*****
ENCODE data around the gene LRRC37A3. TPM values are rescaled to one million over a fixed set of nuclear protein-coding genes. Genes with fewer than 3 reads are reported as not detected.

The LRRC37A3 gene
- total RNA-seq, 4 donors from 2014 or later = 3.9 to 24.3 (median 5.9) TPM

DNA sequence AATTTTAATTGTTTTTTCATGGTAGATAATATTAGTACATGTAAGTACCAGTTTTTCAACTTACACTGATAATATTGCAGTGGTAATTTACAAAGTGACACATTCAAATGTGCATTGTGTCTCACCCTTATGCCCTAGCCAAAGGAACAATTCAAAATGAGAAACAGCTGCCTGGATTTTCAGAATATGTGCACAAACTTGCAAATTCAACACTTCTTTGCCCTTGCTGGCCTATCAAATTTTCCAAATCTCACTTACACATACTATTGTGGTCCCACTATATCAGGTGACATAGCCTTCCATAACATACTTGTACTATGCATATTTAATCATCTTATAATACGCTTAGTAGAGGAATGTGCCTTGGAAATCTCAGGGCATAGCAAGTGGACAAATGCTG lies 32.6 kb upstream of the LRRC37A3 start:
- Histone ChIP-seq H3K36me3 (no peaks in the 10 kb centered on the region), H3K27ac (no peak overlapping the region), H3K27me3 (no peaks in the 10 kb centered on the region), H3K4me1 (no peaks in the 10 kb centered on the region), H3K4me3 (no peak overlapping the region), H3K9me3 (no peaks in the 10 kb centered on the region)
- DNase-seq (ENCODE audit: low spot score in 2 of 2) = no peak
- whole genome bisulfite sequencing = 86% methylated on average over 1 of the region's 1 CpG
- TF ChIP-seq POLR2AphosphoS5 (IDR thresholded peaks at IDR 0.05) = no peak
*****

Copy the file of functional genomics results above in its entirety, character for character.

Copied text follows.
ENCODE data around the gene LRRC37A3. TPM values are rescaled to one million over a fixed set of nuclear protein-coding genes. Genes with fewer than 3 reads are reported as not detected.

The LRRC37A3 gene
- total RNA-seq, 4 donors from 2014 or later = 3.9 to 24.3 (median 5.9) TPM

DNA sequence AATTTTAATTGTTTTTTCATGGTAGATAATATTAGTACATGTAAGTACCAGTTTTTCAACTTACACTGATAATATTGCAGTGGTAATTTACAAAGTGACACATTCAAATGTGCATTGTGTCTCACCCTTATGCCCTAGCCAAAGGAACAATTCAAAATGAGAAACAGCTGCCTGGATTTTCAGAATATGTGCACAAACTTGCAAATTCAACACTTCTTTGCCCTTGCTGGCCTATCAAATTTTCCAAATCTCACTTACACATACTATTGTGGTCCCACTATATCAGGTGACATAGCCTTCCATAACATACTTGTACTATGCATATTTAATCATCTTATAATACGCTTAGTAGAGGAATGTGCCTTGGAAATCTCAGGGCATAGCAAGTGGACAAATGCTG lies 32.6 kb upstream of the LRRC37A3 start:
- Histone ChIP-seq H3K36me3 (no peaks in the 10 kb centered on the region), H3K27ac (no peak overlapping the region), H3K27me3 (no peaks in the 10 kb centered on the region), H3K4me1 (no peaks in the 10 kb centered on the region), H3K4me3 (no peak overlapping the region), H3K9me3 (no peaks in the 10 kb centered on the region)
- DNase-seq (ENCODE audit: low spot score in 2 of 2) = no peak
- whole genome bisulfite sequencing = 86% methylated on average over 1 of the region's 1 CpG
- TF ChIP-seq POLR2AphosphoS5 (IDR thresholded peaks at IDR 0.05) = no peak